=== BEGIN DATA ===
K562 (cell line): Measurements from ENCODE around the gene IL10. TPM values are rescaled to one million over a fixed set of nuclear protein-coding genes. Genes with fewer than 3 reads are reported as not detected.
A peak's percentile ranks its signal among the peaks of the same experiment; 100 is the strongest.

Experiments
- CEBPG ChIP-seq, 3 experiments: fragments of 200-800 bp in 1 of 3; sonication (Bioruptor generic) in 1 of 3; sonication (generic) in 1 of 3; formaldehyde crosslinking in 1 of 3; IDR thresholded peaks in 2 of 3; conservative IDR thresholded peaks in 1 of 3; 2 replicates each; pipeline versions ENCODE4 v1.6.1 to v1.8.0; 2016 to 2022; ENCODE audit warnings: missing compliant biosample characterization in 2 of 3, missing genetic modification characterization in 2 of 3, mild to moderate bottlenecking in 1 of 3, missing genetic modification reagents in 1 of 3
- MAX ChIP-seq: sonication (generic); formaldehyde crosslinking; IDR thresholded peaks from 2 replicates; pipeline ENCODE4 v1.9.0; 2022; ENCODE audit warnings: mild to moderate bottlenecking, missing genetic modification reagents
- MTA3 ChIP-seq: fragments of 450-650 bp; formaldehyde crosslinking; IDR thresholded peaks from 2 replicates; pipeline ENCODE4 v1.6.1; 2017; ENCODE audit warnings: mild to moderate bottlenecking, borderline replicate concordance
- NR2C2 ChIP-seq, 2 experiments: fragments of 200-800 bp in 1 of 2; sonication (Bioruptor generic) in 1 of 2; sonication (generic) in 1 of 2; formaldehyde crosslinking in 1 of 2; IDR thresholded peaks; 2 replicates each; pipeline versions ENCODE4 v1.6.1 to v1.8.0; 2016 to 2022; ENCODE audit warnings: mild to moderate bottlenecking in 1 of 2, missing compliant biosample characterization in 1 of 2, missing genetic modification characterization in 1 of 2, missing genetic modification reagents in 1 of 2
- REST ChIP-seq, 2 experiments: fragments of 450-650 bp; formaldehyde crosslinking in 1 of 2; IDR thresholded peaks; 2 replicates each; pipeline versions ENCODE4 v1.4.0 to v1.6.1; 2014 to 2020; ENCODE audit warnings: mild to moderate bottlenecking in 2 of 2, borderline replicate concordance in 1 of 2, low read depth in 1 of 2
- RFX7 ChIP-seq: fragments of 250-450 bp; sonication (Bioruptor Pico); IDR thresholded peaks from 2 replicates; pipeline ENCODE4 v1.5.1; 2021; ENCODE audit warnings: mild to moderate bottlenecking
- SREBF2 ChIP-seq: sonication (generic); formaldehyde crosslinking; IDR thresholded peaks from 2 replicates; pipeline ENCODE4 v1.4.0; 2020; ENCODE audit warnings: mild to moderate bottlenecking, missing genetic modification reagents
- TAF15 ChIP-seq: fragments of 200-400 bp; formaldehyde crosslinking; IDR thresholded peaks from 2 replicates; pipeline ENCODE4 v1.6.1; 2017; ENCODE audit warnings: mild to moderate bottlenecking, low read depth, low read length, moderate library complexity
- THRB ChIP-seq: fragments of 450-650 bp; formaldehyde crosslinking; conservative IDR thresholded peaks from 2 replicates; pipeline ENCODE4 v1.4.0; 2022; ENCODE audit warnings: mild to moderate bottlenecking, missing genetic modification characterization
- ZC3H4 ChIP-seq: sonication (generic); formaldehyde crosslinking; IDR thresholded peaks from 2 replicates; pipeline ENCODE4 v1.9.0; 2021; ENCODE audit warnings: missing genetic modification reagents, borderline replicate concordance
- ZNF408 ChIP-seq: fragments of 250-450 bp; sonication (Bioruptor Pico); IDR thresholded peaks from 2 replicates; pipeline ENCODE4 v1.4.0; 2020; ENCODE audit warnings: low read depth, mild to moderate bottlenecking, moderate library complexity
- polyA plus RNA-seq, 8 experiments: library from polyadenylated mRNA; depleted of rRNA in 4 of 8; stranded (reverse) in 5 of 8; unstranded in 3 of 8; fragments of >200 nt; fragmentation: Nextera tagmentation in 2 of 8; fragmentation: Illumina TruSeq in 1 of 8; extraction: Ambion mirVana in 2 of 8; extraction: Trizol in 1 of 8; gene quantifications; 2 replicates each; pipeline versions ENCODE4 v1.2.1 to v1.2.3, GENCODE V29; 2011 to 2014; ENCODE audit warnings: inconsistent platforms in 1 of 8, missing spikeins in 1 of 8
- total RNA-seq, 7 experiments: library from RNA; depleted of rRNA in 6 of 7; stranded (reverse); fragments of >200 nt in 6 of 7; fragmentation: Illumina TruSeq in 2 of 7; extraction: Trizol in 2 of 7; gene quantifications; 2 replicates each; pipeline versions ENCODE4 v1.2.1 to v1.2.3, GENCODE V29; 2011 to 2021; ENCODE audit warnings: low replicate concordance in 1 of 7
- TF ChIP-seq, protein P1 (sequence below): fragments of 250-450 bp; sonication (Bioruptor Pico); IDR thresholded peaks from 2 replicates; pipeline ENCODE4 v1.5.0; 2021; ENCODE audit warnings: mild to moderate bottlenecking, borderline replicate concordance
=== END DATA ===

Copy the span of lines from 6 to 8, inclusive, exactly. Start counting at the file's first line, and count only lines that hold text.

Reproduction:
- MTA3 ChIP-seq: fragments of 450-650 bp; formaldehyde crosslinking; IDR thresholded peaks from 2 replicates; pipeline ENCODE4 v1.6.1; 2017; ENCODE audit warnings: mild to moderate bottlenecking, borderline replicate concordance
- NR2C2 ChIP-seq, 2 experiments: fragments of 200-800 bp in 1 of 2; sonication (Bioruptor generic) in 1 of 2; sonication (generic) in 1 of 2; formaldehyde crosslinking in 1 of 2; IDR thresholded peaks; 2 replicates each; pipeline versions ENCODE4 v1.6.1 to v1.8.0; 2016 to 2022; ENCODE audit warnings: mild to moderate bottlenecking in 1 of 2, missing compliant biosample characterization in 1 of 2, missing genetic modification characterization in 1 of 2, missing genetic modification reagents in 1 of 2
- REST ChIP-seq, 2 experiments: fragments of 450-650 bp; formaldehyde crosslinking in 1 of 2; IDR thresholded peaks; 2 replicates each; pipeline versions ENCODE4 v1.4.0 to v1.6.1; 2014 to 2020; ENCODE audit warnings: mild to moderate bottlenecking in 2 of 2, borderline replicate concordance in 1 of 2, low read depth in 1 of 2